On April 30, 2015, the Delaware Court of Chancery held for the second time in three years that a decision by a board of directors or a board’s compensation committee to award equity to non-employee directors as part of their annual compensation constituted a self-interested transaction and, when challenged in a stockholder derivative action, that (a) stockholder demand was excused and (b) the decision would be reviewed under the heightened “entire fairness” standard. This holding comes despite the fact that the equity compensation plan in question, which included a per-person limit on grants, was previously approved by the company’s stockholders.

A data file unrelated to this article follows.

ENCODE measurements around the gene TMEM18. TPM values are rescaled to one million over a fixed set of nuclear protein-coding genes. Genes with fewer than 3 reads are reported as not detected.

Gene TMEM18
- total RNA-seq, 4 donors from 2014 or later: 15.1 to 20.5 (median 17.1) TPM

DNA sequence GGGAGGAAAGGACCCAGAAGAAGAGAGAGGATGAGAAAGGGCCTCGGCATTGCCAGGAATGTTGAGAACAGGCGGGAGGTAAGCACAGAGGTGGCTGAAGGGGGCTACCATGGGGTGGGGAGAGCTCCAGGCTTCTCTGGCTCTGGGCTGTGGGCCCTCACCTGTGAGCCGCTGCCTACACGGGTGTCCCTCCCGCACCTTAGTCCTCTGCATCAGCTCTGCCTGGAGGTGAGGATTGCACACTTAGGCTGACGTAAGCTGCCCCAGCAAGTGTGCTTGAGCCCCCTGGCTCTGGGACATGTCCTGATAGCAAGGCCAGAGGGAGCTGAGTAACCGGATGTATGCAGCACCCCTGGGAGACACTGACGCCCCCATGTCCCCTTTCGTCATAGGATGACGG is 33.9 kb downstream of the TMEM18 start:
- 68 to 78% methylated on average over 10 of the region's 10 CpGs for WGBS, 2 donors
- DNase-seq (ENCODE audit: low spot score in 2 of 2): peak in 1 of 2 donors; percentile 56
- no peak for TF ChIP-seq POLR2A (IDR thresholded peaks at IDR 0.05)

At issue in the case were restricted stock unit (RSU) grants to eight non-employee directors of Citrix Systems, Inc., which had been made under a stockholder-approved omnibus equity incentive plan that had included a limit on the number of shares that could be granted to any one individual in a given year.The case, Calma v. Templeton et al., C.A. No. 9579-CB, is a sobering reminder for Delaware companies – as well as companies incorporated in the many jurisdictions that treat Delaware corporate law as persuasive authority – that non-employee director compensation may be susceptible to challenge under the heightened “entire fairness” standard, unless stockholders have approved the actual amount, or “meaningful” and specific limits on the amount, of compensation to be paid to directors.